|Keywords:||Autonomy, Harm, Development, Feinberg, Rorty, Applied Ethics, Youth Care|
|Full text PDF:||http://dspace.library.uu.nl:8080/handle/1874/295625|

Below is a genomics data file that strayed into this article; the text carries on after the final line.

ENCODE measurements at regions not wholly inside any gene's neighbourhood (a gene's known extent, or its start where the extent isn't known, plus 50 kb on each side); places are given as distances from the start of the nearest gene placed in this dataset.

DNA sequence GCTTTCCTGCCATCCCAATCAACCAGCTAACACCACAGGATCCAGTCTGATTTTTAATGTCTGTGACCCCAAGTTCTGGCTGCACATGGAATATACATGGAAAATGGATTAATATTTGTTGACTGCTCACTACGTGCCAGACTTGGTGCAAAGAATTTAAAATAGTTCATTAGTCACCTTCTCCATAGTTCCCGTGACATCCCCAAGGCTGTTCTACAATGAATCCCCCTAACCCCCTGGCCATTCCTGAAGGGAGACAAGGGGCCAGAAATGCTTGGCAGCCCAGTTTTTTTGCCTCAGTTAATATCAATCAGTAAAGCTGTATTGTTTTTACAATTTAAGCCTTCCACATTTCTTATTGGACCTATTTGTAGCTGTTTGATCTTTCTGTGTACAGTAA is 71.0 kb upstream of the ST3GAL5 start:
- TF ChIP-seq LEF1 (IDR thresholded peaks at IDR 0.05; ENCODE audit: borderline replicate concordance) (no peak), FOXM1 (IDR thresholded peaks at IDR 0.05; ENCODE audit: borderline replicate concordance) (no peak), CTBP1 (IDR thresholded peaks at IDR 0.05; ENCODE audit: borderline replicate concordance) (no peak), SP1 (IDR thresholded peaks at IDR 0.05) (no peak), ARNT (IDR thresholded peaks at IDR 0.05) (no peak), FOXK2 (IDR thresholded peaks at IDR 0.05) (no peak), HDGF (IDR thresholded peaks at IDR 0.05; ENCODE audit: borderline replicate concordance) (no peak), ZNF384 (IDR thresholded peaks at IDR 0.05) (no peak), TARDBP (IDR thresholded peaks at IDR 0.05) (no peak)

Children can suffer developmental delay, or permanent damage, in their development towards an autonomous person but it is difficult for philosophical theory to explain how. The question I will focus on is how a child can be harmed and what this harm consists of. The general difficulty with philosophical theory about autonomy and harm is that it focusses on fully developed autonomous persons, not on not yet fully developed children. Using two exemplary cases, I will show that this can make it difficult to determine if a child is harmed and on what basis intervention is allowed to protect children from harm. This thesis will inquire into the possibilities of philosophical theory to respond to this question raised by the cases. I will analyse Joel Feinberg’s notion of soft paternalism and Richard Rorty’s work on ironism and liberalism to show that even though these theories do not answer all questions, they are able to guide me in providing possible answers.